By Jonathan O'Connell
Washington Post Staff Writer
Thursday, December 16, 2010; 10:15 PM
Neighborhood activists, affordable housing advocates and labor unions are mounting campaigns aimed at thwarting Wal-Mart's plan to open its first stores in D.C.
A handful of residents of Brightwood, an Upper Northwest neighborhood that includes Georgia Avenue, wrote members of the D.C. Council this week to oppose a proposed Wal-Mart on Georgia Avenue. The group has also created a Web site, Ward Four Thrives, to spread the word.
Thursday night, about 20 activists staged a protest at the home of a development executive planning the store, walking in circles on the snow-covered sidewalk chanting "Keep D.C. Wal-Mart free."
As part of a national strategy to serve more urban markets, Wal-Mart announced last month that it planned to open four stores in the District. The company said it would sell fresh food and create 1,200 jobs with competitive wages. Wal-Mart has not signed any leases and has met with residents and city council members to boost support.
The announcement took some critics by surprise. Thomas P. McNutt, president of Local 400 of the United Food and Commercial Workers, which represents employees of area Giant and Safeway stores, acknowledged he had been caught flat-footed by the announcement, though the company has been considering D.C. locations for years.
McNutt said he was preparing a forceful response. "We are going to bring the fight to them," he said.
Of the planned stores, in wards 4, 5, 6 and 7, the proposed Georgia Avenue Wal-Mart, in Ward 4, has drawn the most criticism. Unlike other spots, the site at Georgia and Missouri avenues, home of a former car dealership, is adjacent to several small businesses that could suffer.
In a letter Tuesday to members of the D.C. Council, area residents Gerri Adams-Simmons, Michele Baskin and Rebecca Mills said they wanted "Upper Georgia Avenue to thrive, not to become a sea of abandoned buildings with a Wal-Mart at the center."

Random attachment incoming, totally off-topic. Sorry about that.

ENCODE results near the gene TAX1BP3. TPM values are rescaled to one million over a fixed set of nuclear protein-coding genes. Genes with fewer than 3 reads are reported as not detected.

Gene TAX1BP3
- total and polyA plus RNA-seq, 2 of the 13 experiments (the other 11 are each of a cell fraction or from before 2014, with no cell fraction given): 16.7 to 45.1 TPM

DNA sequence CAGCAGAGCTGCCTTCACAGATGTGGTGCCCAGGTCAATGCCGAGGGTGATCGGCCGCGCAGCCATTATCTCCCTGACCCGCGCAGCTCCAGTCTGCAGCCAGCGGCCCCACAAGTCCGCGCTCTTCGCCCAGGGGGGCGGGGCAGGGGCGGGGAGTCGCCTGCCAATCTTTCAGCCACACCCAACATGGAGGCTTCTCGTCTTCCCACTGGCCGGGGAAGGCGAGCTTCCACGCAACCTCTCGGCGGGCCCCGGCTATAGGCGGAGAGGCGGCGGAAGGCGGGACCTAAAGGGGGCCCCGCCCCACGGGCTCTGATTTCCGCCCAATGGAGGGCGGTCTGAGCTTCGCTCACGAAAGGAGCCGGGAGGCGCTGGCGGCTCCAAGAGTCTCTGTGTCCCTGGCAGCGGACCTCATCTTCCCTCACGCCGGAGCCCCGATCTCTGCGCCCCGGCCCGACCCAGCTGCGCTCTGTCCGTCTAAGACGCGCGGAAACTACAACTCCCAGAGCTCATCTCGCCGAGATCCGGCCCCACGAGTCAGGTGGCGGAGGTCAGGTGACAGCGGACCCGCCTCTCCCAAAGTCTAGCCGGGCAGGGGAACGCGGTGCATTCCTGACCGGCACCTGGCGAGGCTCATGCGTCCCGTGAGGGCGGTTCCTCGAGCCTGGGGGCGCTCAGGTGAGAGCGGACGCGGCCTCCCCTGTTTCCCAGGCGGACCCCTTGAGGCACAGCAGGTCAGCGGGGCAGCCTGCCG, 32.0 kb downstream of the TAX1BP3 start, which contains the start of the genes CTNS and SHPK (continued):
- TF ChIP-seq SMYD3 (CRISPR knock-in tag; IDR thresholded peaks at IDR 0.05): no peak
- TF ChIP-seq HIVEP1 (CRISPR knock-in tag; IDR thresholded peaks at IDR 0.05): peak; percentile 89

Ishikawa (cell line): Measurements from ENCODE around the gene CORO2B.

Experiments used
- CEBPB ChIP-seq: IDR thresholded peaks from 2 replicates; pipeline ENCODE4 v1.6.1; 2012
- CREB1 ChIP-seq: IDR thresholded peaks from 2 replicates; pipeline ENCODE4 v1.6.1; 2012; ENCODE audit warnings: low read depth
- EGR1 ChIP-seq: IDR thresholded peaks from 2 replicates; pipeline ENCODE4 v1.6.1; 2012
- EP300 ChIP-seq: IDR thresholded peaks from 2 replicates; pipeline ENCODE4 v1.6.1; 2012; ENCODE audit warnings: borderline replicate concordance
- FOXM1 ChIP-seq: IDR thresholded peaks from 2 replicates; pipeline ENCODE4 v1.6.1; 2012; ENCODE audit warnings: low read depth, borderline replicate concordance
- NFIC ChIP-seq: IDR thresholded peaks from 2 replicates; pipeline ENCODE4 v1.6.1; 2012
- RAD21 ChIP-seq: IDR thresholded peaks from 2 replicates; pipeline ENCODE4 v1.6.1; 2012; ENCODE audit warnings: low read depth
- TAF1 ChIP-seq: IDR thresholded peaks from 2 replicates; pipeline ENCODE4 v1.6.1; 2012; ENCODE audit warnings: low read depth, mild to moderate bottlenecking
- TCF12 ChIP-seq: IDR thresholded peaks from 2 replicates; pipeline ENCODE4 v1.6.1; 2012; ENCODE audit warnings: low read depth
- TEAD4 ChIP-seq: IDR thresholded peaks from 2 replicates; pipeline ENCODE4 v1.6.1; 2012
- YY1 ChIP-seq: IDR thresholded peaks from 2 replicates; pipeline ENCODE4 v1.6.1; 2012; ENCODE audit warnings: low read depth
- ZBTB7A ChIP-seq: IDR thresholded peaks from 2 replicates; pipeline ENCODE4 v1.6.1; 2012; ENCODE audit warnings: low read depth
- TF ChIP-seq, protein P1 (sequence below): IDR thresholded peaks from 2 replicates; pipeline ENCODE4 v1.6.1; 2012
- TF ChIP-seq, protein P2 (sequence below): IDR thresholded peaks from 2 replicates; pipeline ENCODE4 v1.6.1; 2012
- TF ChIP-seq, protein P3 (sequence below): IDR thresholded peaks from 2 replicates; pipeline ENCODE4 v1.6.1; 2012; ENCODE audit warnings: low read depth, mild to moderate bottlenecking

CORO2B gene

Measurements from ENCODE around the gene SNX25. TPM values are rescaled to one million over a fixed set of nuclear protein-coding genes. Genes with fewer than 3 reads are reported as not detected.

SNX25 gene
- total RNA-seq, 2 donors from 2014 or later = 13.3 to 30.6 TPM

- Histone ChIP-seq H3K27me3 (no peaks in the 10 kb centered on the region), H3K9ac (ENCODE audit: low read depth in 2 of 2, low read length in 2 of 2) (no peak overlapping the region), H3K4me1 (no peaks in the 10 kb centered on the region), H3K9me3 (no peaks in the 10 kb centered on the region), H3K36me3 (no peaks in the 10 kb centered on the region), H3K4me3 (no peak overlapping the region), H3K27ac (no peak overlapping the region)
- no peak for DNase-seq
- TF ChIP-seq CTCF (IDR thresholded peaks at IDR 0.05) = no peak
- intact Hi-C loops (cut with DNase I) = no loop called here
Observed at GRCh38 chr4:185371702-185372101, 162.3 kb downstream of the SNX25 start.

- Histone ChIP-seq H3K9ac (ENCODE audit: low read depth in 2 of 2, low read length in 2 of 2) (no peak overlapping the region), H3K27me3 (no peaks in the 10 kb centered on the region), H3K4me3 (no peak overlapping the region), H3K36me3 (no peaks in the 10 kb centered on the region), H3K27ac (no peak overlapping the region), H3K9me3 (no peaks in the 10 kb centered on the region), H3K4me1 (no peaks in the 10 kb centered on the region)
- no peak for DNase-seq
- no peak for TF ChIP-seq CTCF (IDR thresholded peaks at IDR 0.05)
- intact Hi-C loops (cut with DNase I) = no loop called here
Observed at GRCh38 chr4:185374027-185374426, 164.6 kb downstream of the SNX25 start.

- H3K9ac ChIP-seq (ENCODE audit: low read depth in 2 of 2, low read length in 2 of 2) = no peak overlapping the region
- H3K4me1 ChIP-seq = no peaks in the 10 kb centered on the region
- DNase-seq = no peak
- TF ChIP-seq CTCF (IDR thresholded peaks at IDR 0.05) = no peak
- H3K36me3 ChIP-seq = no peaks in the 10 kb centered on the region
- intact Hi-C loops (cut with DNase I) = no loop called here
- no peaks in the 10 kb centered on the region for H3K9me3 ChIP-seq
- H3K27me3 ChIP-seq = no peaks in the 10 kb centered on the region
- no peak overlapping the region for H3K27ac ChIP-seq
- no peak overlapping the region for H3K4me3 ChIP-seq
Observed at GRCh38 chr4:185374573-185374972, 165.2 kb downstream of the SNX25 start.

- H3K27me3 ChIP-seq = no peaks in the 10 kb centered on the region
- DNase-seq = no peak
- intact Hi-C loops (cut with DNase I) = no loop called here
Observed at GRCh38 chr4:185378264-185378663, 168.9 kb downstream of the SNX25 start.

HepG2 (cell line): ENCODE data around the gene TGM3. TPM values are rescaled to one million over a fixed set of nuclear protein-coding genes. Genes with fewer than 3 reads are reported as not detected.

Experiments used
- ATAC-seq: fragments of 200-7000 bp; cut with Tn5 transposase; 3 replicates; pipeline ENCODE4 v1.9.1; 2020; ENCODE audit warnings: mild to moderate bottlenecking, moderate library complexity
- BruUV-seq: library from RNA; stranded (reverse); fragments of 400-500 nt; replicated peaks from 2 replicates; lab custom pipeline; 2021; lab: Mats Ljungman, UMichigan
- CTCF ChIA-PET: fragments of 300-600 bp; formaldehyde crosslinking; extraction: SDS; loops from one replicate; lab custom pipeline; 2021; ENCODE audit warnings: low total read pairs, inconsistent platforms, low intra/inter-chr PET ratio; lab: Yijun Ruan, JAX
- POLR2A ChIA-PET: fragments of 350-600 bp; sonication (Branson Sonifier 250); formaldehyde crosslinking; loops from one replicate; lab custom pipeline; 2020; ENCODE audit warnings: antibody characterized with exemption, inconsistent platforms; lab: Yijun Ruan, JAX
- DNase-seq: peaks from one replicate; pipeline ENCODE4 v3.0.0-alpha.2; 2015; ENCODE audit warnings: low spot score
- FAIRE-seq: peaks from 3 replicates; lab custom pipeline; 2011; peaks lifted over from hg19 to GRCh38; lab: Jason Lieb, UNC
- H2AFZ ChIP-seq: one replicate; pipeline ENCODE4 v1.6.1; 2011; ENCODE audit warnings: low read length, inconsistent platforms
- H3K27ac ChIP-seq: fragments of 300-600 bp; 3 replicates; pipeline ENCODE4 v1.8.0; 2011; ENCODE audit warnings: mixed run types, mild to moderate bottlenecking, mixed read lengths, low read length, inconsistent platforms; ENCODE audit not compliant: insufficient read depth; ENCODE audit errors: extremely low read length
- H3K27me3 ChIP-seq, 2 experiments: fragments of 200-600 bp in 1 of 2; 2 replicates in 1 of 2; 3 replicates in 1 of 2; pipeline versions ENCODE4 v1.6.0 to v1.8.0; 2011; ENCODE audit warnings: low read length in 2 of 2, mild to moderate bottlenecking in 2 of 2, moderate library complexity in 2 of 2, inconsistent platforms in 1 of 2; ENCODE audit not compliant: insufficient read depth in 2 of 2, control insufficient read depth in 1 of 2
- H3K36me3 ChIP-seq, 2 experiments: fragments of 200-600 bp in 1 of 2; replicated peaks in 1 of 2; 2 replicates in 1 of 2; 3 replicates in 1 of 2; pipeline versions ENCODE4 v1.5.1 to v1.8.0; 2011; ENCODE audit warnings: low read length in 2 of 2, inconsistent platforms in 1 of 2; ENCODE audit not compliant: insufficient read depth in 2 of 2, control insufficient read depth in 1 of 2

Thursday night's protesters, most of whom were not from Brightwood, marched at the Woodley Park home of Dick Knapp, a vice president of the development firm Foulger-Pratt, which owns the site.
"We're trying to make the point that just as no one in Woodley Park would stand for a Wal-Mart being built there, we don't want one in our neighborhood either," said Adrian Madsen, who has helped organize a "Wal-Mart Free D.C." campaign and is a member of the group Empower D.C.
Knapp, reached on the phone before the protest, said he would continue to listen to residents at community meetings, not to the activists chanting outside. Wal-Mart spokesman Steven Restivo said the protest would not affect the company's plans.
"What we're finding is that the more people get to know us, the more they want a Wal-Mart coming to their neighborhood," he said.
None of the council members representing the neighborhoods where Wal-Mart has plans has announced a stance on the proposed stores. Some have said they want to hear more from residents and from the company about wages and charitable donations.
Council member Muriel Bowser (D-Ward 4) toured small businesses near Georgia Avenue last week, including a dry cleaner and a new empanada restaurant. She said then that she thought Foulger-Pratt's design for the proposed Wal-Mart was "too suburban" and that she would like to see housing built there as well, as had been proposed previously as a stand-alone project.
But she said many critics who say they are worried about small businesses don't seem to rely on the corridor for basic goods.
"Every time, I ask them which one do you shop at?" she said. "And they don't have an answer."
Manny Hidalgo, executive director for the nonprofit Latino Economic Development Corp., is watching Wal-Mart's plans because his organization has provided micro-loans and technical assistance to Latino-owned businesses nearby. At the same time, Wal-Mart's charitable foundation has helped to finance his efforts.
Hidalgo said he will canvass neighborhood business people on the proposed store.
"We're reserving judgment on whether or not it's a good thing for now," he said.